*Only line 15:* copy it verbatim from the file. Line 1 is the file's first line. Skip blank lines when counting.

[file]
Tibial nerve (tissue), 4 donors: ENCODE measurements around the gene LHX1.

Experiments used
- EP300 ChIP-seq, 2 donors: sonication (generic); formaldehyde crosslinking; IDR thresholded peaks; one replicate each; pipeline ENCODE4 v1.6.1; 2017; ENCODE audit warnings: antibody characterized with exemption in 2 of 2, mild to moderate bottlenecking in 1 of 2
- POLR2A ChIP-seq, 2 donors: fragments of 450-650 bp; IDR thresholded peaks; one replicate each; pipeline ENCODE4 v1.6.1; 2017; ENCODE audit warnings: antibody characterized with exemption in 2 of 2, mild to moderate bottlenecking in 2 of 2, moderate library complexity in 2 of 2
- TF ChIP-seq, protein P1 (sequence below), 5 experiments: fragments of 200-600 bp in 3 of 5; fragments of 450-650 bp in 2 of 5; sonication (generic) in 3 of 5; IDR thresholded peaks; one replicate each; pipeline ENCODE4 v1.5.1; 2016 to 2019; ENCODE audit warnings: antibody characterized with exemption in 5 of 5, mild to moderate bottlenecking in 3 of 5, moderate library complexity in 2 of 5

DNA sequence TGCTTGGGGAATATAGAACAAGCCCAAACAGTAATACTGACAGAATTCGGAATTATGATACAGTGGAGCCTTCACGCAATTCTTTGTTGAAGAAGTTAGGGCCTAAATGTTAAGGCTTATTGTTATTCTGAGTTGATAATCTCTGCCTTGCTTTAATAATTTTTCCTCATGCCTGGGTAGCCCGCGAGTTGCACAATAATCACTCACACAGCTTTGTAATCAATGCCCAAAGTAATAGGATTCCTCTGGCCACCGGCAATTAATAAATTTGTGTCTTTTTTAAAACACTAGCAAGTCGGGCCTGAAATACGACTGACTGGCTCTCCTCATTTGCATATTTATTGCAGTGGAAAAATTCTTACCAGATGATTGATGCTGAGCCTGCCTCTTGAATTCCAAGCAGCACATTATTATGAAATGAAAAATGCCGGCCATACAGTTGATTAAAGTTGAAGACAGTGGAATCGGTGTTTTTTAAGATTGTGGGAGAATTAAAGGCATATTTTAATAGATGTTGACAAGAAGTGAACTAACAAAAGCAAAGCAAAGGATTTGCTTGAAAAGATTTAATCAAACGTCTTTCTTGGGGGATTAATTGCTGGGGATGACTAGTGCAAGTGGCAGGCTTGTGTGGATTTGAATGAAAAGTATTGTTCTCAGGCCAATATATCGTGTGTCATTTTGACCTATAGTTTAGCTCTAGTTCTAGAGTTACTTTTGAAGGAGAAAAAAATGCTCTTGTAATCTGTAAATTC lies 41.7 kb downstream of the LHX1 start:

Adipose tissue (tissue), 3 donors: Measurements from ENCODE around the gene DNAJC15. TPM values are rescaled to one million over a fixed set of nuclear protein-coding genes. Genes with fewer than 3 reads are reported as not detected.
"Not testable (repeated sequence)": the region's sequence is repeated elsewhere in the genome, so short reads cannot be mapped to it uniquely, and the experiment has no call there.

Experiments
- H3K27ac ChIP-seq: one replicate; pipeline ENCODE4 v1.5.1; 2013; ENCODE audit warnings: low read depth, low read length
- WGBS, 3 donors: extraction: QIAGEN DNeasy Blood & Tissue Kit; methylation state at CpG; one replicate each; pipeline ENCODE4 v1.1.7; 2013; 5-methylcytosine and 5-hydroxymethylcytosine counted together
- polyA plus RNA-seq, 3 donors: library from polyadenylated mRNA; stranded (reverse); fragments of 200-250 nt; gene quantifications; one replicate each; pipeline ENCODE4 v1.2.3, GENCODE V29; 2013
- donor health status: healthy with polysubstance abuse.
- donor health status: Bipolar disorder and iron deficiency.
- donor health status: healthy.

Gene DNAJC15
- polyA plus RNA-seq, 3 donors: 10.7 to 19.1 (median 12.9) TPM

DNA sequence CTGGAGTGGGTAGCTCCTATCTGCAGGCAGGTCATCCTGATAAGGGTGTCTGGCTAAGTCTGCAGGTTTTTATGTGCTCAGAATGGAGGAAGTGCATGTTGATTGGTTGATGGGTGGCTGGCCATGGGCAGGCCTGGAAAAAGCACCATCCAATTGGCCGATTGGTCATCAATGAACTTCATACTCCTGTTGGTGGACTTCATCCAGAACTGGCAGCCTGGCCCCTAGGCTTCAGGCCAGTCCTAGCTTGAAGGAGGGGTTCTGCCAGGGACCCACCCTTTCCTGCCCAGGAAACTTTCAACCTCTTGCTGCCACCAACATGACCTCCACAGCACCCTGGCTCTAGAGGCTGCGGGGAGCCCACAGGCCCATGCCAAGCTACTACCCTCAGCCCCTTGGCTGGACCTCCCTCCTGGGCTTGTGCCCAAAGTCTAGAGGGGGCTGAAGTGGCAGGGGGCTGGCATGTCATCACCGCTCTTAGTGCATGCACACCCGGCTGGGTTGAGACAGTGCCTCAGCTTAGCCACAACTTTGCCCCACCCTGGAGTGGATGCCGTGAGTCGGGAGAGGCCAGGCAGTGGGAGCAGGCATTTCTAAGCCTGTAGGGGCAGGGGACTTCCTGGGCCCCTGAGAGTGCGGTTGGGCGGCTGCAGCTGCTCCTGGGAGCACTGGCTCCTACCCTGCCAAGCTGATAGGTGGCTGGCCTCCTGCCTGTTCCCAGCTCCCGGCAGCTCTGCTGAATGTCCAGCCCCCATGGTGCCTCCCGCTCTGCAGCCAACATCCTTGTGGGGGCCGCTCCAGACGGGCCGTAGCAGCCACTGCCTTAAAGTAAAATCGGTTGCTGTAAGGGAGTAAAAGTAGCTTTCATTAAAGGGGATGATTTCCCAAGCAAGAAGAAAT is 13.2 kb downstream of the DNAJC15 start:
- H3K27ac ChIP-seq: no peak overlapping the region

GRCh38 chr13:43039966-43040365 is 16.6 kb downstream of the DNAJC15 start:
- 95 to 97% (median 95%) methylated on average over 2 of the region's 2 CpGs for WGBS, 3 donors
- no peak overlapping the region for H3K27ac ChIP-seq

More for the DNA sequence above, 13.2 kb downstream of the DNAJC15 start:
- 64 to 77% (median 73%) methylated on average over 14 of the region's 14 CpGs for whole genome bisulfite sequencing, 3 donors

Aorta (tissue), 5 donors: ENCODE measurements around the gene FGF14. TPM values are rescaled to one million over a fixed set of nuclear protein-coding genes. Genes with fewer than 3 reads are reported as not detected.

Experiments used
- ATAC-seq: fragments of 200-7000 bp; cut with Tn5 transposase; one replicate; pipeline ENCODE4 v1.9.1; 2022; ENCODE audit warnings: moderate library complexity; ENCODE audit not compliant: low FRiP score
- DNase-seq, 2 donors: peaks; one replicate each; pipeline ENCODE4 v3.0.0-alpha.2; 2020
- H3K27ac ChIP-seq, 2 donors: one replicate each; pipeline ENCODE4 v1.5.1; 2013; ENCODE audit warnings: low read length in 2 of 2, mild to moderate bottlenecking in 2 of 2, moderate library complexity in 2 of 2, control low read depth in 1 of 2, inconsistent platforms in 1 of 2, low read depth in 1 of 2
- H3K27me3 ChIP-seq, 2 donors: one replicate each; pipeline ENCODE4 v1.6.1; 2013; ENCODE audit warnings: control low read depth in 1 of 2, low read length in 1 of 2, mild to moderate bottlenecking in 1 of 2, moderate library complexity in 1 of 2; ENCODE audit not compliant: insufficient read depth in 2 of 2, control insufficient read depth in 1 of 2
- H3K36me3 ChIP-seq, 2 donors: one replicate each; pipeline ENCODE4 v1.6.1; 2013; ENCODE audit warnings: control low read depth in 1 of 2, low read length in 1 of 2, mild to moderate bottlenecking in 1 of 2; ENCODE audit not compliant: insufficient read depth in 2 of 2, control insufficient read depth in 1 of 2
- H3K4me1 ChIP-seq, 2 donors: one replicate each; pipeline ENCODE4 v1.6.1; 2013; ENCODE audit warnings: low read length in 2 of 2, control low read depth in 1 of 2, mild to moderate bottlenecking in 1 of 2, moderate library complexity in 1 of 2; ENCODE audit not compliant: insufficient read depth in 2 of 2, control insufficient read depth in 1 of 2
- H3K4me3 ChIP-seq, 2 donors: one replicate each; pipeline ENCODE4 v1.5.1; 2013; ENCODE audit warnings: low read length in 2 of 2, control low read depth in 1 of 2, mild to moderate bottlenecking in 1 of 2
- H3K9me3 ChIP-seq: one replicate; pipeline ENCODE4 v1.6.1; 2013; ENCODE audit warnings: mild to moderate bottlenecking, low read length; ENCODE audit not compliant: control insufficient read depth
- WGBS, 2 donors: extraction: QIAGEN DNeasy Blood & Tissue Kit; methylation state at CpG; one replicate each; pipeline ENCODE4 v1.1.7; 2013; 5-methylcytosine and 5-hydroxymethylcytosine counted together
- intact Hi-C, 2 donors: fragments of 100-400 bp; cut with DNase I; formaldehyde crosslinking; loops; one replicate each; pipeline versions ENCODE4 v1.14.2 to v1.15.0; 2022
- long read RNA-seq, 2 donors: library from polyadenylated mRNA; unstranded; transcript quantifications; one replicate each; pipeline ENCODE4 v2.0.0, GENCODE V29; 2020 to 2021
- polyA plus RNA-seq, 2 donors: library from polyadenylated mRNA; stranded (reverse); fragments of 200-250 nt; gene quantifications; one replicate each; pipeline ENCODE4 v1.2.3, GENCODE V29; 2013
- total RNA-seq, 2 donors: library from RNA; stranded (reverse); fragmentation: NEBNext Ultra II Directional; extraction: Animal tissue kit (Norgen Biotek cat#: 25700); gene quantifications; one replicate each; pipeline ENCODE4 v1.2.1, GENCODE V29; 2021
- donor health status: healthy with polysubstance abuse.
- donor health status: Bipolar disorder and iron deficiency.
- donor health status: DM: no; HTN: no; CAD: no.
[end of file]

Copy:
- donor health status: healthy.